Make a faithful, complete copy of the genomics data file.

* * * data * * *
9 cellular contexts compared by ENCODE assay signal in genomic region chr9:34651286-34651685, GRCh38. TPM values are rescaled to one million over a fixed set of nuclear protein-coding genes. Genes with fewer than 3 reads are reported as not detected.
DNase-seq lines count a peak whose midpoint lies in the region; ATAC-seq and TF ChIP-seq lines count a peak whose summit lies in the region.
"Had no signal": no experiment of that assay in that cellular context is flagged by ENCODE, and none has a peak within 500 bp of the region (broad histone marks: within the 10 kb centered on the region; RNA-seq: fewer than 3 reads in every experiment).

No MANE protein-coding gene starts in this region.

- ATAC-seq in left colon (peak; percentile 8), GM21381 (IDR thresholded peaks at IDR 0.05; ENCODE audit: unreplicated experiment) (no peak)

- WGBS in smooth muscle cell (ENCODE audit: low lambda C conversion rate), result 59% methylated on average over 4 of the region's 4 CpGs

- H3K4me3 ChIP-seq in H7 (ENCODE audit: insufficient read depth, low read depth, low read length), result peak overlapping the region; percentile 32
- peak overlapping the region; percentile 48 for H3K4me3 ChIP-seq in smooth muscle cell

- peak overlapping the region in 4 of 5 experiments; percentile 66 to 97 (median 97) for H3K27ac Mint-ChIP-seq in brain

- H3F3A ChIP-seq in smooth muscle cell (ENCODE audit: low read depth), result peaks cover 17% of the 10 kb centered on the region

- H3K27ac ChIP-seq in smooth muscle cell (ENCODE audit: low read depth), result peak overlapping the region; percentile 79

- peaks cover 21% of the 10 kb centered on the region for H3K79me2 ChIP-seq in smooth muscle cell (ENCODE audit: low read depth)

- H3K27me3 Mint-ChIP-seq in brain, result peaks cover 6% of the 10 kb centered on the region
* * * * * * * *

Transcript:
9 cellular contexts compared by ENCODE assay signal in genomic region chr9:34651286-34651685, GRCh38. TPM values are rescaled to one million over a fixed set of nuclear protein-coding genes. Genes with fewer than 3 reads are reported as not detected.
DNase-seq lines count a peak whose midpoint lies in the region; ATAC-seq and TF ChIP-seq lines count a peak whose summit lies in the region.
"Had no signal": no experiment of that assay in that cellular context is flagged by ENCODE, and none has a peak within 500 bp of the region (broad histone marks: within the 10 kb centered on the region; RNA-seq: fewer than 3 reads in every experiment).

No MANE protein-coding gene starts in this region.

- ATAC-seq in left colon (peak; percentile 8), GM21381 (IDR thresholded peaks at IDR 0.05; ENCODE audit: unreplicated experiment) (no peak)

- WGBS in smooth muscle cell (ENCODE audit: low lambda C conversion rate), result 59% methylated on average over 4 of the region's 4 CpGs

- H3K4me3 ChIP-seq in H7 (ENCODE audit: insufficient read depth, low read depth, low read length), result peak overlapping the region; percentile 32
- peak overlapping the region; percentile 48 for H3K4me3 ChIP-seq in smooth muscle cell

- peak overlapping the region in 4 of 5 experiments; percentile 66 to 97 (median 97) for H3K27ac Mint-ChIP-seq in brain

- H3F3A ChIP-seq in smooth muscle cell (ENCODE audit: low read depth), result peaks cover 17% of the 10 kb centered on the region

- H3K27ac ChIP-seq in smooth muscle cell (ENCODE audit: low read depth), result peak overlapping the region; percentile 79

- peaks cover 21% of the 10 kb centered on the region for H3K79me2 ChIP-seq in smooth muscle cell (ENCODE audit: low read depth)

- H3K27me3 Mint-ChIP-seq in brain, result peaks cover 6% of the 10 kb centered on the region